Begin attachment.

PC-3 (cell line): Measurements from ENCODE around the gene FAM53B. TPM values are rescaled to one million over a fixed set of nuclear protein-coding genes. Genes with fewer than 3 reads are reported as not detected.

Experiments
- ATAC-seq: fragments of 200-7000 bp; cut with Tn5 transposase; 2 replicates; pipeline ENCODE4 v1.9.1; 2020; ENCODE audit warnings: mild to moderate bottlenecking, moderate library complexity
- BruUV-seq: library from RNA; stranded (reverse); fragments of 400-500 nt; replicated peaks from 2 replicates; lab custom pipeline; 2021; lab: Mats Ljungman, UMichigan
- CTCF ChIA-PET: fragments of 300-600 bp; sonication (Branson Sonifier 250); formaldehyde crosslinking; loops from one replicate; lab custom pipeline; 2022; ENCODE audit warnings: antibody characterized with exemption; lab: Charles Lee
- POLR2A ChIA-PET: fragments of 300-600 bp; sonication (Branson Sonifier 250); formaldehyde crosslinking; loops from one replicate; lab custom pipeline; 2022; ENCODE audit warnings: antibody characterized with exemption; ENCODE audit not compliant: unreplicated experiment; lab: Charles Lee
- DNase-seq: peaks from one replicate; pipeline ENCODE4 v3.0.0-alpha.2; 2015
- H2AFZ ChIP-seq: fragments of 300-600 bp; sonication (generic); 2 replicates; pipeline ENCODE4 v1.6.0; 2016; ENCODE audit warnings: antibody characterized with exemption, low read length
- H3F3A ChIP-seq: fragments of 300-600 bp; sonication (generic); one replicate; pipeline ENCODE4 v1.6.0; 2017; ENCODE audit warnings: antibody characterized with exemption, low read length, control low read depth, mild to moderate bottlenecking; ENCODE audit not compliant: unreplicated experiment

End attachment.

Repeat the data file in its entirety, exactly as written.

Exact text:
PC-3 (cell line): Measurements from ENCODE around the gene FAM53B. TPM values are rescaled to one million over a fixed set of nuclear protein-coding genes. Genes with fewer than 3 reads are reported as not detected.

Experiments
- ATAC-seq: fragments of 200-7000 bp; cut with Tn5 transposase; 2 replicates; pipeline ENCODE4 v1.9.1; 2020; ENCODE audit warnings: mild to moderate bottlenecking, moderate library complexity
- BruUV-seq: library from RNA; stranded (reverse); fragments of 400-500 nt; replicated peaks from 2 replicates; lab custom pipeline; 2021; lab: Mats Ljungman, UMichigan
- CTCF ChIA-PET: fragments of 300-600 bp; sonication (Branson Sonifier 250); formaldehyde crosslinking; loops from one replicate; lab custom pipeline; 2022; ENCODE audit warnings: antibody characterized with exemption; lab: Charles Lee
- POLR2A ChIA-PET: fragments of 300-600 bp; sonication (Branson Sonifier 250); formaldehyde crosslinking; loops from one replicate; lab custom pipeline; 2022; ENCODE audit warnings: antibody characterized with exemption; ENCODE audit not compliant: unreplicated experiment; lab: Charles Lee
- DNase-seq: peaks from one replicate; pipeline ENCODE4 v3.0.0-alpha.2; 2015
- H2AFZ ChIP-seq: fragments of 300-600 bp; sonication (generic); 2 replicates; pipeline ENCODE4 v1.6.0; 2016; ENCODE audit warnings: antibody characterized with exemption, low read length
- H3F3A ChIP-seq: fragments of 300-600 bp; sonication (generic); one replicate; pipeline ENCODE4 v1.6.0; 2017; ENCODE audit warnings: antibody characterized with exemption, low read length, control low read depth, mild to moderate bottlenecking; ENCODE audit not compliant: unreplicated experiment